Avoid Outbursts: Teach Children Emotional Control

Avoid Outbursts: Teach Children Emotional Control

emotional controlWhen my son, JJ, was 16 years old, he was suspended from high school for his impulsive behavior. His peers seemed to know what buttons to push to get him to lose emotional control and get their desired reaction.  It continually got my son into trouble.

The Incredible 5-Point Scale helped JJ visually and cognitively regulate his feelings and behavior.  It took consistency with his entire educational team behind him while he learned the process to regulate his emotions.  By the time JJ was a young adult, he had mastered this technique of self-regulation.  He demonstrates amazing self control and is very good at problem solving.

You can start teaching your child this process at any age.  You will be amazed at the increased ability to curb outbursts and your child will have a life long tool for self-control.

What is the Incredible 5-Point Scale?

The Incredible 5-Point Scale, written by authors Kari Dunn Buron and Mitzi Curtis – two teachers from Minnesota, assists students with understanding social interactions and controlling their emotional responses.

Many of us already have this technique ingrained in us.  As our tempers rise, we can pull on the regulatory tools within to curb outbursts.  However, for children who need an external tool to learn how to defuse a bad situation concretely, The 5-Point Scale is a life line.

By talking in concrete numbers, rather than in confusing socially and emotionally laden words, students can take control. The scales are visual and they reduce abstract social concepts and emotional feelings into simple numbers.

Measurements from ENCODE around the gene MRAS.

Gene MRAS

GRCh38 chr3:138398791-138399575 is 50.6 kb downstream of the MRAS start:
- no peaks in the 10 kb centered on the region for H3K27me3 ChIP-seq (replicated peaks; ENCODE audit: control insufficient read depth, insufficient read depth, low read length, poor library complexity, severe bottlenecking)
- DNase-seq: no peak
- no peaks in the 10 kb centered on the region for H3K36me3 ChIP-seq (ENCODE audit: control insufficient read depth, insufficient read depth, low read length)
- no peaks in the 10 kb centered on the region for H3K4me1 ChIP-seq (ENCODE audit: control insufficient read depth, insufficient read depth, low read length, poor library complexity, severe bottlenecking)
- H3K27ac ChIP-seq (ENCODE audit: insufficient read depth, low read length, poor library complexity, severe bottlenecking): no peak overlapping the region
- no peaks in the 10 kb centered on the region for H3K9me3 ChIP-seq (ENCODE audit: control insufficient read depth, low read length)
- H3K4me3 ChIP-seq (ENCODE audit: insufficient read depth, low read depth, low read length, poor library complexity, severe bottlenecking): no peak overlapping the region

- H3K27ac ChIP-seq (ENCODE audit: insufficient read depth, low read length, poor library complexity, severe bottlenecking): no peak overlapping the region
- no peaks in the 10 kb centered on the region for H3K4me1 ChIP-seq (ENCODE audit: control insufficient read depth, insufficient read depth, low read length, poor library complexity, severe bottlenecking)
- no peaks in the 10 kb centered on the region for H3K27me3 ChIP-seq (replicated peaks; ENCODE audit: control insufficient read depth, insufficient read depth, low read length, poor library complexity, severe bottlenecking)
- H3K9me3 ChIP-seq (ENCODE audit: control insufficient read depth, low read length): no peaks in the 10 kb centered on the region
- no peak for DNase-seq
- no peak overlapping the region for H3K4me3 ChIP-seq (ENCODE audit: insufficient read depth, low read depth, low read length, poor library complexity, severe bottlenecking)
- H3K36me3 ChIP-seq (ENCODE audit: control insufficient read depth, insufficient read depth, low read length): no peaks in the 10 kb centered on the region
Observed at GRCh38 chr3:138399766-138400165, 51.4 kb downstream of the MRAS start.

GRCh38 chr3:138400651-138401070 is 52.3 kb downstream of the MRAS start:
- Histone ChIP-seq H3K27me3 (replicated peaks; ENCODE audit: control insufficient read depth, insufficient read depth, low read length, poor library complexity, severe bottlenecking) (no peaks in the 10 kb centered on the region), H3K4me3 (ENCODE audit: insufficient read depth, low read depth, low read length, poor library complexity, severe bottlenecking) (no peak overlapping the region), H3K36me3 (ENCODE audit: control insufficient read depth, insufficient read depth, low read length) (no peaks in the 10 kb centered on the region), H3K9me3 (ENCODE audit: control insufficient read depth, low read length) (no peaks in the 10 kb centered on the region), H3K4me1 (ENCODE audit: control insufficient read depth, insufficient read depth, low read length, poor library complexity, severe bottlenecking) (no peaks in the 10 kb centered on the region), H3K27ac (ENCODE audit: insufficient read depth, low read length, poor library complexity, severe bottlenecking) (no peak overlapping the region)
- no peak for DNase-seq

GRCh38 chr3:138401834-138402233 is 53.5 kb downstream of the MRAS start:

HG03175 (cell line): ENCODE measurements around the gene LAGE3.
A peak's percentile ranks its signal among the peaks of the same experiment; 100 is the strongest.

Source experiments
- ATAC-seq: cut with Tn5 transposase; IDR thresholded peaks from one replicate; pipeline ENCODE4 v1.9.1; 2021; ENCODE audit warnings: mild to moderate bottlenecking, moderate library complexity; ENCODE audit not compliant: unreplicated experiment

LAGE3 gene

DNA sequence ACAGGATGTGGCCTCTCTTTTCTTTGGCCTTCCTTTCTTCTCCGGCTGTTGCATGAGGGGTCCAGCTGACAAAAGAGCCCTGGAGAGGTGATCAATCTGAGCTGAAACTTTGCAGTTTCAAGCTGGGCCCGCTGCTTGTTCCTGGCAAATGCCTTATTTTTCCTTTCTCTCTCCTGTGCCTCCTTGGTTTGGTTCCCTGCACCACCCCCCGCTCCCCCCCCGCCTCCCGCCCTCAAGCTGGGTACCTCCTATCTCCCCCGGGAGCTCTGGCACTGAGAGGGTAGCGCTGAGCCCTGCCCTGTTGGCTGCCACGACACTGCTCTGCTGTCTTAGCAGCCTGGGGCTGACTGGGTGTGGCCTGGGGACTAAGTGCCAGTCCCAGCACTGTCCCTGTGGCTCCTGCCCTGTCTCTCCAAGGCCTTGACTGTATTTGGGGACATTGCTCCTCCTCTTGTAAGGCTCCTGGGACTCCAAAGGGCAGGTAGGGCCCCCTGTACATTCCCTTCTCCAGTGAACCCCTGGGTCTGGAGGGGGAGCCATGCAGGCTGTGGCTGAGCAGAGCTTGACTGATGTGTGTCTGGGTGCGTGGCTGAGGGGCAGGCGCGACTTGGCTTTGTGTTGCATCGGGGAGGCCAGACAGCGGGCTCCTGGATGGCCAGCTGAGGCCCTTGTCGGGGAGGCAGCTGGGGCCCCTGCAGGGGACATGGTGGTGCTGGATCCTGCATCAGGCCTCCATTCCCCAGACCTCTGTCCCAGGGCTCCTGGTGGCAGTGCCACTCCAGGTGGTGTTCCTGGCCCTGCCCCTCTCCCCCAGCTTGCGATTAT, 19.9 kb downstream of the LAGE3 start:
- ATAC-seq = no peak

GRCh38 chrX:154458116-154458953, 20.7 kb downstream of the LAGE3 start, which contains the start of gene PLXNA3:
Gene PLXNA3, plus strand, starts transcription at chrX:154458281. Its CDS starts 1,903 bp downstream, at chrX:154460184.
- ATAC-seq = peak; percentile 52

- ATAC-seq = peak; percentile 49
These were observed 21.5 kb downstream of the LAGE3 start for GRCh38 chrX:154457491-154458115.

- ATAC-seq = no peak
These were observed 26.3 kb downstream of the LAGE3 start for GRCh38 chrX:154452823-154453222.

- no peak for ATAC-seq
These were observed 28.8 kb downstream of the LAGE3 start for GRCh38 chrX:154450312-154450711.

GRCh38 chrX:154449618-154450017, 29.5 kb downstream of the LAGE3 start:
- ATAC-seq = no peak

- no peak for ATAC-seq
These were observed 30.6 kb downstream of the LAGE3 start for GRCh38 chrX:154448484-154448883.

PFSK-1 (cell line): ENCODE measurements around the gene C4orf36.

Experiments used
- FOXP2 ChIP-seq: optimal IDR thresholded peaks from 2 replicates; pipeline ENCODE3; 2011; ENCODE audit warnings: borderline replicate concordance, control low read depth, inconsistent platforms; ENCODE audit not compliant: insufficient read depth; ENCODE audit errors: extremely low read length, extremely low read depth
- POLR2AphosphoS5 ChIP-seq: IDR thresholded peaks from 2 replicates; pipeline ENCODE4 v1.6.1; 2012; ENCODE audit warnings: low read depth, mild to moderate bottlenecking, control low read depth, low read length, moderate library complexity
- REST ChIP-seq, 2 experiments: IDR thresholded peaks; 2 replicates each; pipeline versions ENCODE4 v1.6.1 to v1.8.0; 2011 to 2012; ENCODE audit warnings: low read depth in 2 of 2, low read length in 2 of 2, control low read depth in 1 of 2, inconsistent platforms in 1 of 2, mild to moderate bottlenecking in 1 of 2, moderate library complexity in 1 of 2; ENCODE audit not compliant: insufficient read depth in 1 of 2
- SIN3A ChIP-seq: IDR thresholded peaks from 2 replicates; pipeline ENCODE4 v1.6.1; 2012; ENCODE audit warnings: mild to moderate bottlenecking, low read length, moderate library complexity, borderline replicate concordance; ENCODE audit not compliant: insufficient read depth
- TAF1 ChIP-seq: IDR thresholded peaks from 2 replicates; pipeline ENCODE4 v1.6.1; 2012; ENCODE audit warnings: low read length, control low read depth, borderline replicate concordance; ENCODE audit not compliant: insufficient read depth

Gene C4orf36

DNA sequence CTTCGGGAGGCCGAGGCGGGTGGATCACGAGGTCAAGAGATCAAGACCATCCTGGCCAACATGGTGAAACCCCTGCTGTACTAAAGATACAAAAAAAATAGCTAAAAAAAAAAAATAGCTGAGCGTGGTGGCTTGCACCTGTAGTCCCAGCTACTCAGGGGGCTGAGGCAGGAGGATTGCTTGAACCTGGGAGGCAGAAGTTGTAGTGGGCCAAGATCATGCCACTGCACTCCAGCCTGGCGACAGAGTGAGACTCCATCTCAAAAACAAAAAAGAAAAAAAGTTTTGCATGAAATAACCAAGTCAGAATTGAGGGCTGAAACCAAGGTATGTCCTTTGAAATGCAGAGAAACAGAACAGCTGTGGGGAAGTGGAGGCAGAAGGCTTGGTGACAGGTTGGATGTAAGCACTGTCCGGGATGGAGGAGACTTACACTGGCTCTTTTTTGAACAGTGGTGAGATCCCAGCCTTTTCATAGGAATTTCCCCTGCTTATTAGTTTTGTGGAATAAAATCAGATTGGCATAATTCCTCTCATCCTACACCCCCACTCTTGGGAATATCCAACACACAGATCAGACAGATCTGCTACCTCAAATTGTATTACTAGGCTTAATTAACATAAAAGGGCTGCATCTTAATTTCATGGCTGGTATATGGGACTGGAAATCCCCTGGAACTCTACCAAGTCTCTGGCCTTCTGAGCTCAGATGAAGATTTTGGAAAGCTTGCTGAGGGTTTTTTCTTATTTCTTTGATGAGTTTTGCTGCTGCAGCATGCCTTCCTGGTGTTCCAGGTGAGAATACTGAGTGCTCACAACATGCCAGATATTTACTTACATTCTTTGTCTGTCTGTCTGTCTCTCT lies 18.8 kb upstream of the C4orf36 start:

Break Complex Emotions Down into Concrete Parts

“The idea is that how we act, react, and interact in difficult situations depends on our ability to quickly and efficiently assess what is happening and consider the consequences of our actions. Students who lack social competence can benefit when repetitive problems are broken down into clear, concrete parts.” – Buron & Kurtis

In addition to helping JJ control his outbursts, the scale helped him to decipher if he was feeling angry or scared. For instance, when JJ was feeling angry and his temper was rising, he would rate his emotion and then look at the plans on the chart to figure out what to do.  The plan is established in advance by using a worksheet.  This plan is integral to the success of the process.

Young Students Learn Emotional Control

Younger students use drawings of their faces to help them define their emotions.  The ideas for younger students are endless.  Here are a few examples:

Older Students Learn Emotional Control

Older students write it out coinciding with the numbers.  For JJ, we had a plan that looked something like this:

Level “1” – JJ would simply recognize the emotion.  Was he angry or scared? If his emotions escalated, he would move to level “2”.

Level “2” – JJ’s plan was to draw as drawing helped to soothe him.  However, if his anger was quickly moving up the scale, he would move to the plan in level “3”.

Level “3” – at this stage, JJ would normally begin pacing.  However, his plan was to get up and go get a drink of water to help him calm down.  Sometimes, his level of anger would take him to a level “4” bypassing all other levels.

Level “4” – at this level, JJ would feel like swearing.  However, his plan was to take 10 slow deep breaths to help calm him down.  Unfortunately, there were times when he felt like he was going to explode.

Level “5” – When JJ reached this level and he felt an impending sense of being out of control, the plan was to seek out a person with authority to help him defuse and solve the problem.  If that was not possible, the plan was to get JJ to a safe place.

Here are some examples that can be used with older students:

I believe whole-heartedly that The 5-Point Scale is a fabulous tool to help control outbursts and meltdowns a tool to help children learn how to self-regulate.  Explore More >> The Five Point Scale – It’s Impact on Self Regulation.